The book-publishing business has been in a bit of a tizzy recently over the explosive rise of a children's book on Amazon.com's (AMZN) list of bestselling e-books. This isn't just any children's book. For one thing, it has an unusual title—Go The F**k To Sleep. Of greater interest is that the book hit No. 1 on Amazon's list, though it has yet to be published. How it managed to do this reinforces a lesson for content publishers of all kinds: Sometimes "piracy" can not only be your friend, it can be a crucial tool in building awareness of your content.
The book in question, written by Adam Mansbach, started as a joke—a humorous comment posted by the author on Facebook when his young daughter wouldn't go to sleep. But the response to the joke was so overwhelming that Mansbach, a poet and visiting professor at Rutgers University, decided to turn it into a real book with elegant illustrations by Ricardo Cortes. The book was promoted as a "presale" by Amazon and was expected to be available in the fall. (Publication has since been moved up to June.)
What happened next was fairly predictable. Some of those who had PDF copies of the e-book—advance proofs sent to the publisher or review copies—uploaded them to the Internet, much the way review versions of movies often find their way onto file-sharing sites within days of a movie's release. That the book began as a viral joke on Facebook no doubt helped build the buzz about it on social networks. Gradually pirated copies started to circulate to fill that demand.
No Marketing Expenditures Yet
The publisher says it tried everything it could to stamp out these unauthorized copies, but was unable to stop the flood. It's a good thing, too, because the unreleased book rocketed to the No. 1 slot, lapsing to No. 2 at times. Although it remains to be seen how many books get sold when the official version is available, there's no question that the publisher and the author have effectively gotten millions of dollars worth of free marketing for their title. (The publisher admits it has spent virtually nothing on marketing so far, while boosting the size of the print run.)
What some call piracy can actually amount to free marketing, as noted by some prominent authors. Neil Gaiman, for example, has said he was initially outraged by unauthorized sharing of his books. He tried to help his publisher thwart it but eventually concluded that piracy really is just "people lending books." As he put it in a video interview earlier this year:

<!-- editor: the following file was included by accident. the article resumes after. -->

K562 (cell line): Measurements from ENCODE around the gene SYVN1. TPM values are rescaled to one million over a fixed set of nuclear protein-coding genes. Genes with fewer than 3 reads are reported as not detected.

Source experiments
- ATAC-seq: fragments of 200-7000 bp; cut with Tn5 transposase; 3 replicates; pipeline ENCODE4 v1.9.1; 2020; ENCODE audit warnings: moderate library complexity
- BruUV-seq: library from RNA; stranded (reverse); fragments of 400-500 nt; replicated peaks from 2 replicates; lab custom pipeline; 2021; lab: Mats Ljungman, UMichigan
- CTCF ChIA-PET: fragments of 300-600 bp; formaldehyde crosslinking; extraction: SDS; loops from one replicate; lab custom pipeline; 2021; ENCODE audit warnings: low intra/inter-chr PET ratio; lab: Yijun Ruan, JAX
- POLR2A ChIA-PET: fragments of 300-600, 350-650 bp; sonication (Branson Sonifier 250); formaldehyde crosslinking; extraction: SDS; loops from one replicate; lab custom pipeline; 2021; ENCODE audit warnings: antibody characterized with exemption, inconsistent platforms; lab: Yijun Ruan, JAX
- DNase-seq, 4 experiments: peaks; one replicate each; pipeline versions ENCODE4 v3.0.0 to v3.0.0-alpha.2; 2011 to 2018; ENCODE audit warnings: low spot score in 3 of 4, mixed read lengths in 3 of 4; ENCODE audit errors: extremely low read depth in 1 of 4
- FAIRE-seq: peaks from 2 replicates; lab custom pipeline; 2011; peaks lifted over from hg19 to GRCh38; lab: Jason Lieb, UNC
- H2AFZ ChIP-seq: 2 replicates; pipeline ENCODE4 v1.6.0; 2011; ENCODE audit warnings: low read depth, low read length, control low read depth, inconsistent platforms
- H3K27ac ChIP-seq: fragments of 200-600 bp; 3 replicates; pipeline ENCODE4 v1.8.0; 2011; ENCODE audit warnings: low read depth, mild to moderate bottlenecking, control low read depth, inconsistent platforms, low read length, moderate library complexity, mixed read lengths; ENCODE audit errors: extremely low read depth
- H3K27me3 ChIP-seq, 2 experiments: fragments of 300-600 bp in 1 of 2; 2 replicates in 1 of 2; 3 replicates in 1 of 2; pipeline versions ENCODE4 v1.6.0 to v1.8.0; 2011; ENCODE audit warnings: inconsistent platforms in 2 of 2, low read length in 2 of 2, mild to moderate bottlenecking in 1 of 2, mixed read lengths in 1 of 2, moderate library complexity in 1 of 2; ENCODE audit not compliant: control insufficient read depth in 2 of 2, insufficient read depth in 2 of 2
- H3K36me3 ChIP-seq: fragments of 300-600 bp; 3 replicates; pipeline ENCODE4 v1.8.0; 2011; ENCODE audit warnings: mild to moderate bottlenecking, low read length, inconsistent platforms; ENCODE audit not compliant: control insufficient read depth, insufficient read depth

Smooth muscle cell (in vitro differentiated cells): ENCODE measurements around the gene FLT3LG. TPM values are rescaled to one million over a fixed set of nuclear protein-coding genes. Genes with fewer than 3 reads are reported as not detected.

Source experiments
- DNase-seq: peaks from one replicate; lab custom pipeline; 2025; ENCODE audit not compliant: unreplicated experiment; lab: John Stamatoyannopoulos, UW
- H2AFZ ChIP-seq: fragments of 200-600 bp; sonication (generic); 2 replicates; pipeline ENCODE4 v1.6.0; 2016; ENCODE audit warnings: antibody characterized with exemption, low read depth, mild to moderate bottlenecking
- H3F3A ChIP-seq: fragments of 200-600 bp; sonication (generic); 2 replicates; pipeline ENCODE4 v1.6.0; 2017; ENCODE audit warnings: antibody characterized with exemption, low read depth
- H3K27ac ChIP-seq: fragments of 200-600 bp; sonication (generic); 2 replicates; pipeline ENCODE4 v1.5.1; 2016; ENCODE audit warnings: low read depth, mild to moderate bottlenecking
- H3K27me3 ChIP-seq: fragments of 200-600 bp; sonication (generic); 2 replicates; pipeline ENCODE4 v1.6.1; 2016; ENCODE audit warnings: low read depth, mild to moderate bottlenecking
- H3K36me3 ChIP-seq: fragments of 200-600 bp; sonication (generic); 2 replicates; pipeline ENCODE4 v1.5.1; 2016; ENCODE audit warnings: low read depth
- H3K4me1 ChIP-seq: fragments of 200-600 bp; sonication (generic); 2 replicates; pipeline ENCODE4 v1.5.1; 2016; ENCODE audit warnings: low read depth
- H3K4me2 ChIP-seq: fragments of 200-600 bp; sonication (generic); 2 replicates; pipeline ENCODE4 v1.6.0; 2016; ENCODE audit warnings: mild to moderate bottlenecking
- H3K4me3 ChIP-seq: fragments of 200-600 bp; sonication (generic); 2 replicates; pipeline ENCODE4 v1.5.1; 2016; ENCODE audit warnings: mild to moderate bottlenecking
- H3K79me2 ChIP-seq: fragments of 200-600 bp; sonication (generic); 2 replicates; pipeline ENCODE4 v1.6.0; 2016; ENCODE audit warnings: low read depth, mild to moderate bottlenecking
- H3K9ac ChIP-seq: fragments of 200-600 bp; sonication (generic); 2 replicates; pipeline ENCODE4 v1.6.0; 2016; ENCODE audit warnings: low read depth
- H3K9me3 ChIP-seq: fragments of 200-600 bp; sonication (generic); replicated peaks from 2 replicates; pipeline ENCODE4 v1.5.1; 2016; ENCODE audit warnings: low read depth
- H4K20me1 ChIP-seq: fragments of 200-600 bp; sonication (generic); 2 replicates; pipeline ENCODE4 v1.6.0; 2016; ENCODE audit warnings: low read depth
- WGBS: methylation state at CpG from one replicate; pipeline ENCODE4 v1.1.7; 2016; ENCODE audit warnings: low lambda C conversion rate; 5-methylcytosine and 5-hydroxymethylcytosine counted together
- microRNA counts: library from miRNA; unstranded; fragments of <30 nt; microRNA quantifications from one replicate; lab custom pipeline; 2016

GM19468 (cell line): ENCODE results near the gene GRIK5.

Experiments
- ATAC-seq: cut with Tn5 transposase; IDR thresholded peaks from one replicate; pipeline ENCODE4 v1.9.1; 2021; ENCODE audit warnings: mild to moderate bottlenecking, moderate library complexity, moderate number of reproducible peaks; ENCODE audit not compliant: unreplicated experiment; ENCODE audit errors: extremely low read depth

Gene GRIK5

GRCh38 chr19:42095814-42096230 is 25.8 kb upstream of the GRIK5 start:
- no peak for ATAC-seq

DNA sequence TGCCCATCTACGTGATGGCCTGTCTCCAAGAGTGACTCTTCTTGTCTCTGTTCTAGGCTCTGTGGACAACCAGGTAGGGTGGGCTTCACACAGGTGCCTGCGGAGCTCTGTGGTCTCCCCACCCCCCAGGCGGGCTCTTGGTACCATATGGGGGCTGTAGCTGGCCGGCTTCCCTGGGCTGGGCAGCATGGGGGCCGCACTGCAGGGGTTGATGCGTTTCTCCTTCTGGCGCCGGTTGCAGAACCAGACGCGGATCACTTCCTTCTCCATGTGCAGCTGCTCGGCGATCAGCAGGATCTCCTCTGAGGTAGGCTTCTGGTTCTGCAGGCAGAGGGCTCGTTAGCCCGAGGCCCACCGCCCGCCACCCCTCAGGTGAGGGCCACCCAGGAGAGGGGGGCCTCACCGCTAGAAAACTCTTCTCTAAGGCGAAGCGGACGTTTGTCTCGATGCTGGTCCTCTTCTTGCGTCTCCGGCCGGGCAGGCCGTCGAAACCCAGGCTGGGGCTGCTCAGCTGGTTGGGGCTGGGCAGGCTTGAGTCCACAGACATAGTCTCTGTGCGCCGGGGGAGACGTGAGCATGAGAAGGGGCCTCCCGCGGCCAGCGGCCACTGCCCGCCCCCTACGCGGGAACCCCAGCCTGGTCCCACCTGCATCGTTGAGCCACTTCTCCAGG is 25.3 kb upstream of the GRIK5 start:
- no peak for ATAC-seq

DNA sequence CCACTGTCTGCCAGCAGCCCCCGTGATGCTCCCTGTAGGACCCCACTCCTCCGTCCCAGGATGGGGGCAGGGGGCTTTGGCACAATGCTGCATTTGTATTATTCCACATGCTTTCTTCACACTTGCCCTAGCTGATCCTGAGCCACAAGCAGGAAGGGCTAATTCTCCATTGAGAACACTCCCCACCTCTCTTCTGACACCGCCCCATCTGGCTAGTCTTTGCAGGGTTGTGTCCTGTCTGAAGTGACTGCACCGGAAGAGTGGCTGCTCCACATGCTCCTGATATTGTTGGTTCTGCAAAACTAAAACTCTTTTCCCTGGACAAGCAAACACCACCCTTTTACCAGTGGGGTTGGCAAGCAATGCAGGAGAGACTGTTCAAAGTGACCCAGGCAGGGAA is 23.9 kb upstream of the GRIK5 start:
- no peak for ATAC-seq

[U]nderstanding that gave me a whole new idea of the shape of copyright and what the web was doing. Because the biggest thing the web was doing is allowing people to hear things, allowing people to read things, allowing people to see things they might never have otherwise seen. And I think, basically, that's an incredibly good thing.
Pirating Your Own Books for Profit
Another prominent example of this is Brazilian author Paulo Coelho. The well-known fantasy author doesn't just take piracy in stride. Coelho has actually assisted people in pirating his books by uploading copies of them to file-sharing networks (as has Gaiman). Pirating a Russian translation of one Coelho book helped build awareness of his other works in that country, where Coelho now sells millions of copies. He pirated his own works over the protests of his publisher, but the outcome was spectacularly successful.
Not everyone can benefit from having their works pirated in this way. Coelho and Gaiman could gain because access to unauthorized copies helped stoke the market for their other titles, whereas a new author might not be able to recoup the potential loss of revenue.
Not only books can benefit from this kind of strategy. As Mike Masnick at Techdirt has noted, some of the most popular movies on file-sharing networks have gone on to sell record quantities in traditional formats as well.In some cases, it seems, the availability of low-quality copies on pirate sites can actually help fuel demand for a better-quality experience in the theater. Videogame makers have also talked about how piracy has effectively helped them market their work to new audiences.
Piracy isn't going to work for every content company in each situation. The experience of Mansbach's book shows that it can be a positive rather than a negative. Companies and content creators should think about this instead of merely trying to build paywalls and lock up their content. As Tim O'Reilly has said, obscurity is a far bigger problem for many content producers than piracy is.
Also from GigaOM:
Cracks in the Spine of the Book Business (subscription required)